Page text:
JR puts on a show of faces for public causes

by Verena Dauerer

Special To The Japan Times

When French photographer-turned-street artist JR visited Tokyo in May, he commented, “I love the vibe here but I don’t see enough art in the street.” His latest project, “Inside Out,” may lead the way to help change this.

Earlier this year, JR received the TED Prize, a $100,000 grant awarded annually to help fund its winner’s work on a collaborative project that mobilizes people to take action for a common cause. As TED — the California-based conference to which inspiring thinkers are asked to present their ideas — explains it on their website, the prize was designed to bring to life its winner’s “One Wish to Change the World.”

JR’s wish is, ” … for you to stand up for what you care about by participating in a global art project, and together we’ll turn the world … INSIDE OUT.”

Recently, JR has received a lot of media coverage for his signature, large-scale portrait posters that he and his helpers have been pasting on walls in towns and cities all over the world — from Brazilian favelas to areas in Israel and Palestine. He posted his work in a crime-ridden area of a Brazilian favela even journalists and NGOs would think twice about going to. And he pasted his “Women are Heroes” portrait series on the Louis-Philippe bridge in Paris, which disgruntled some of the more conservative locals. He has even displayed work on the separation wall between Israel and Palestine. After years of posting illegally, his monochrome photographs finally made it into mainstream art, having just been unveiled as part of his “Photo Booth” installation at the Centre Pompidou in Paris. Still, JR prefers to remain anonymous due to the nature of his activities.

For “Inside Out,” a collaborative project with the public that began this March, he is asking for worldwide participation. Over a period of one year, anyone wishing to join in can send JR and his team a portrait photo of themselves, a member of their family, a friend or even an acquaintance, to share something of the subject’s personal identity and send a message to the world. For a contribution of $20 per photo to help cover costs, the submitted images are printed as 90 x 135-cm black-and-white posters. This is done at the temporary Inside Out office in New York, from where the prints are sent to participants in their respective countries. It’s then all up to the public to find a suitable — and legal — wall to put up their posters.

In order to promote this latest venture, JR visited Tokyo last month to talk about the inspiration behind “Inside Out.” “It came from the logic of my precedent project (“The Wrinkles of the City”), which was to involve more and more people at each step. Now I’m letting them rule over the actions,” he explained, referring to his belief in the importance of collaboration. “The main rule about ‘Inside Out’ is that people join voluntarily, and they mobilize together because they are excited about an idea that touches them.”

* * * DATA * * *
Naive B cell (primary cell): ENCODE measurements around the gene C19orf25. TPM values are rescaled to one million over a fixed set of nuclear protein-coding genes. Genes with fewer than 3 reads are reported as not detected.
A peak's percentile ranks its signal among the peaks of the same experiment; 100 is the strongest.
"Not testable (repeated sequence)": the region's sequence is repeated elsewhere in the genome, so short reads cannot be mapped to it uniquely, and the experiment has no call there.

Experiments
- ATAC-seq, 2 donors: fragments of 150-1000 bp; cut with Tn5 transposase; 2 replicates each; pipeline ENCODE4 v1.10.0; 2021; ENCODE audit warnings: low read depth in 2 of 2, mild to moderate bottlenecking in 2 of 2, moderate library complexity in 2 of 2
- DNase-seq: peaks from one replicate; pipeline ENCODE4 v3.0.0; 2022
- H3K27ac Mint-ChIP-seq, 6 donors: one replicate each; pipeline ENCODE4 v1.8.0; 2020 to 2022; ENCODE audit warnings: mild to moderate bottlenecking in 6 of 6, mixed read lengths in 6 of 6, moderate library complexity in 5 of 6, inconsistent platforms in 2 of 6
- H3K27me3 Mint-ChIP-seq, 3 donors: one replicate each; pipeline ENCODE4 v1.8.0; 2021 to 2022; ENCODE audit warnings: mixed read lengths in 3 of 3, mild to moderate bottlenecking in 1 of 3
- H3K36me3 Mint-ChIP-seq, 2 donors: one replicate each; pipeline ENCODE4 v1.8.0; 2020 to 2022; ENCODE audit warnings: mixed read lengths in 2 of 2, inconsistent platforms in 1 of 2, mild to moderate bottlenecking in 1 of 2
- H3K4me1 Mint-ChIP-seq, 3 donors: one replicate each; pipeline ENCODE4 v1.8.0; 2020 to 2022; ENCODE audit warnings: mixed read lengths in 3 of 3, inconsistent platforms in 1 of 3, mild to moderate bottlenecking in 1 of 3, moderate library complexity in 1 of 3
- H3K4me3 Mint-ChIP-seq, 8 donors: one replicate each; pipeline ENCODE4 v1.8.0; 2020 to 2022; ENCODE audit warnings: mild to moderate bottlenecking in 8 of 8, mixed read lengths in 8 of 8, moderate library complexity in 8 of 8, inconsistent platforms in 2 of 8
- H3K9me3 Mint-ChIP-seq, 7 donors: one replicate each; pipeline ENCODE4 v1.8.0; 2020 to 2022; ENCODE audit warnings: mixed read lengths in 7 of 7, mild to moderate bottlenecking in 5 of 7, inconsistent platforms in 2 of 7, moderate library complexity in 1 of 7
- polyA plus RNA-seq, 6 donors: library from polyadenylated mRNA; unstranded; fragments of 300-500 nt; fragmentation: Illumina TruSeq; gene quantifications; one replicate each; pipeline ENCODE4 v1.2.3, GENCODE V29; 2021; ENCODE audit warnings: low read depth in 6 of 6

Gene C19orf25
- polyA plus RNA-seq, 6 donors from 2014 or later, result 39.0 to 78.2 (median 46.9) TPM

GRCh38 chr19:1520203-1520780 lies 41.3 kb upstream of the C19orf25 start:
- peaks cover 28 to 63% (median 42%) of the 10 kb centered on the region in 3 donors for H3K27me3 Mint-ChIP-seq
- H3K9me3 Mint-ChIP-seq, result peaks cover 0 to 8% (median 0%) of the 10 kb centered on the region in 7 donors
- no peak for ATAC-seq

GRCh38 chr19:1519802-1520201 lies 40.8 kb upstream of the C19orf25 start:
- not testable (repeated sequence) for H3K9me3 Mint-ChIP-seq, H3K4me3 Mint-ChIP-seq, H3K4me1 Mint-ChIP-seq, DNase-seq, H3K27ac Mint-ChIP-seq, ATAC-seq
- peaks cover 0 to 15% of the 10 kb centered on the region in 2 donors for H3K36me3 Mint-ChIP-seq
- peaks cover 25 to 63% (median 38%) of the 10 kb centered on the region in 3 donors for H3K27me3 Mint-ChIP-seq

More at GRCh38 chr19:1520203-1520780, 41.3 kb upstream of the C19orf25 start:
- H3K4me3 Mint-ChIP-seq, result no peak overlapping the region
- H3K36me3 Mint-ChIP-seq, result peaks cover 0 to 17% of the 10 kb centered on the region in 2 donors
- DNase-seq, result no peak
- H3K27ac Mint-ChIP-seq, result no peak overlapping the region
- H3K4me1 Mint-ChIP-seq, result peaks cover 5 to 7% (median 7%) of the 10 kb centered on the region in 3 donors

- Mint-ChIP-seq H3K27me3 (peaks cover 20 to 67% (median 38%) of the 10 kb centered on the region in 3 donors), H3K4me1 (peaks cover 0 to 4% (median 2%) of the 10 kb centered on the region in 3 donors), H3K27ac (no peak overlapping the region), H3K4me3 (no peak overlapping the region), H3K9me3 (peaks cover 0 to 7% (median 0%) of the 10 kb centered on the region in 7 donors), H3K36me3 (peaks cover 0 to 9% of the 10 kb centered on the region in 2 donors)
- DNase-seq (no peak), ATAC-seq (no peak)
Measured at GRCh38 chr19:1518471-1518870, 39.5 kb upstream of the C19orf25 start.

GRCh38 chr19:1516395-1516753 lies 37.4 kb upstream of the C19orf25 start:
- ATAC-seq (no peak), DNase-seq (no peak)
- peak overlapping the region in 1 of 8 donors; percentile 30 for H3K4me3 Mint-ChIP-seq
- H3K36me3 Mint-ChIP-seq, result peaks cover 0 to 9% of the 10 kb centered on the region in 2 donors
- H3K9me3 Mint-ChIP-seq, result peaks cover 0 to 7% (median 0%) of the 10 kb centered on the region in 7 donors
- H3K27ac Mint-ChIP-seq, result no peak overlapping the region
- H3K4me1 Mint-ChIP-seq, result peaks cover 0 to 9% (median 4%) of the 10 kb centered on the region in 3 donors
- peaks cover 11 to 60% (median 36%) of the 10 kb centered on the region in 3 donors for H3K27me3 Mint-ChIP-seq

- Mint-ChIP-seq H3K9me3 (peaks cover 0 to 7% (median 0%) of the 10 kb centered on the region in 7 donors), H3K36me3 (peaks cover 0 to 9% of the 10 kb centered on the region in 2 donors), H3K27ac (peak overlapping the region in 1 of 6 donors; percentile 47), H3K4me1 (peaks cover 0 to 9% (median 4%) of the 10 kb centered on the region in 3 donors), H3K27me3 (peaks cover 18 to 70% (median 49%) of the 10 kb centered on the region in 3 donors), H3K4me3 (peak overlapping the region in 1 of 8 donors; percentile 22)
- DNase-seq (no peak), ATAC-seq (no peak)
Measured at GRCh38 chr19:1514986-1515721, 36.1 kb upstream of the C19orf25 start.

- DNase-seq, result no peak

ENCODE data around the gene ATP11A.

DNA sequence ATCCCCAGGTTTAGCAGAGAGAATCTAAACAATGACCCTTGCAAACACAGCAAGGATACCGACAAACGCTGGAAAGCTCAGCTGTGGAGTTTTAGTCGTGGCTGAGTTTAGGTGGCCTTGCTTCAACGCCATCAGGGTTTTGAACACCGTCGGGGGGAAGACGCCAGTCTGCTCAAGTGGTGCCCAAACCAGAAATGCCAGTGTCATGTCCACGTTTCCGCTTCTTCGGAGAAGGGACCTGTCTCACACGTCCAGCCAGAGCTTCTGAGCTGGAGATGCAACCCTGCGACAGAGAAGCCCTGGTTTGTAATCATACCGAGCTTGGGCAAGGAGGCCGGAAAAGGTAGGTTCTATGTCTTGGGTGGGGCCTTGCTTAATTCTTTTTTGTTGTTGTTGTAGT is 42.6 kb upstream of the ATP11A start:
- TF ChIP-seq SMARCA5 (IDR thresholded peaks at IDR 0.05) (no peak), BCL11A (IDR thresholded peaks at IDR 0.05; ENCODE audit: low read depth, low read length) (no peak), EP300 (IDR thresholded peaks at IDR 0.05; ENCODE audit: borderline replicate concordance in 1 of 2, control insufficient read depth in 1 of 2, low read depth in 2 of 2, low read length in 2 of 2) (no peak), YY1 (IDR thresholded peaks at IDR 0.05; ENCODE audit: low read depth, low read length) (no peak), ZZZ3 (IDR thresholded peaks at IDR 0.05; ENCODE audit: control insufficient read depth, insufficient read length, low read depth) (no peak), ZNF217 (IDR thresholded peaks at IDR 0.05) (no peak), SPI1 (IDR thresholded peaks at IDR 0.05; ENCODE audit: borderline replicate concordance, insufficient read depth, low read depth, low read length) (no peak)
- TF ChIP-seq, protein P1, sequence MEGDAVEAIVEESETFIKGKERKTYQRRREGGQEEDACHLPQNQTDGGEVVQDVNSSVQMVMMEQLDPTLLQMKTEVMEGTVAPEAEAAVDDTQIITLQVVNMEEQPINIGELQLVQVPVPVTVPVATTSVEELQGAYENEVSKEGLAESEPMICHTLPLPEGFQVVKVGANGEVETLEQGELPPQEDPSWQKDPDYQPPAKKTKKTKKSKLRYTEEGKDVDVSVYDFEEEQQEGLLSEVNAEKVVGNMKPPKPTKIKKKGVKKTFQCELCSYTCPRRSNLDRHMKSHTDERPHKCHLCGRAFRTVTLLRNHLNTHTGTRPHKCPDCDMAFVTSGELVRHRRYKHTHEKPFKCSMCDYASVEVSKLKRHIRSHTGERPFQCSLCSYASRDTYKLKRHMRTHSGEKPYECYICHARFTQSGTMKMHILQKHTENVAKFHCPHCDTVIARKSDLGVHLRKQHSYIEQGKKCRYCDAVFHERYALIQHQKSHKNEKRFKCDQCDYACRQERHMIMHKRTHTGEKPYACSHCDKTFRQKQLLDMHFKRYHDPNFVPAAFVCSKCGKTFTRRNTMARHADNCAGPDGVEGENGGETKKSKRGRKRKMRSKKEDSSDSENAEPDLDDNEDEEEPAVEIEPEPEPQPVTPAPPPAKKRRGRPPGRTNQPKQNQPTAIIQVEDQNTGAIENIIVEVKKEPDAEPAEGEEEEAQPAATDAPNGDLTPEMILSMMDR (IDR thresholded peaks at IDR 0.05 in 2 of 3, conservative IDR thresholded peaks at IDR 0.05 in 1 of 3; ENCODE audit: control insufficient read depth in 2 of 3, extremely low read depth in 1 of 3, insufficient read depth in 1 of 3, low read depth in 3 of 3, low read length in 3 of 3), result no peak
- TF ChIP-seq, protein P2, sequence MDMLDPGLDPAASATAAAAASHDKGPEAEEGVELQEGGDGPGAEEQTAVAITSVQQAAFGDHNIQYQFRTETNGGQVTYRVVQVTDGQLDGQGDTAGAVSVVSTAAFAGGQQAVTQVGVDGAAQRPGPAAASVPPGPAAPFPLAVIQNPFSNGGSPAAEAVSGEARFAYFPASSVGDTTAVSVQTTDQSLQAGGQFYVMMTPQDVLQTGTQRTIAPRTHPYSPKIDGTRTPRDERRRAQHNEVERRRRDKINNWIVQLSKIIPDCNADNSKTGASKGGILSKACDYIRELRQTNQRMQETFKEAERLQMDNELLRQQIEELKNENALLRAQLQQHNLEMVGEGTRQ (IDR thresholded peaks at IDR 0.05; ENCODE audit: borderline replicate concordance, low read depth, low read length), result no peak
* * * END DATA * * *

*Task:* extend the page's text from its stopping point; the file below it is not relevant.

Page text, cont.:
As with his previous projects, JR puts the subjects and their issues in the limelight. “The ones who have something to say will be able to realize it, and they are the heroes of the project,” he stressed. And for this particular project, for which the participants take the photos, he said, “Don’t forget that I am just the printer!”

“Inside Out” is a clever grassroots movement that allows people to express themselves publicly. It could be criticized for losing some of the rebellious nature that JR’s previous illegal posting retained. But, as a public initiative on such a huge scale, inciting participants to break the law is of course an impracticality. Instead, “Inside Out” is dependent on volunteers who have resources, spare time or free walls.

In Tokyo, Genevieve Tran has become one such dedicated participant. The Canadian, who teaches at Waseda University, met JR last month and was immediately inspired.

“I just want something awesome for Tokyo. I want to work at something that will stir up funds and resources, and attract creative people to do something great,” she said, explaining her involvement. “Tokyo needs more public expression of art and social messages.”

Tran has been recruiting volunteers through Facebook and other social networks, compiling portrait photos and tirelessly searching for legal walls to display images for three social issues that she feels should be represented in Tokyo: volunteering in Japan; increasing the birthrate in Japan; and an initiative from schoolgirl Maya Reyes, who wants to address the bullying of “ha-fu,”children of mixed racial descent.

She also persuaded the TEDxTokyo committee, TED talks’ satellite event in Japan, to additionally fund the projects she is organizing to reduce printing costs to $7 per photo, and she is now approaching companies in her search for spaces to accommodate the posters. Though this is proving tougher than hoped, she has aroused the interest of some architects, including the renowned Edward Suzuki, who has expressed an interest in the project.

One difficulty is that the wall spaces need to be large. Robert Purss, an Australian consumer researcher at the Nielsen Company, who is promoting the Japan birthrate project, is approaching companies for potential spaces by appealing to their social corporate responsibility. “This is a great opportunity for them to be involved in a special cause, ultimately benefiting their business in the longterm,” he said.

“Inside Out” may only be a one-year project, but its scope and impact could inspire participants, viewers and others to get more involved in social awareness issues in the future.

“Inside Out” is accepting participants until March 2012. For more information, visit www.insideoutproject.net. Photos from Japan are listed under the “future” tag. To participate or help, join the Facebook group at www.facebook.com/pages/Inside-Out-Tokyo/121270297958464 or write to insideouttokyo@gmail.com.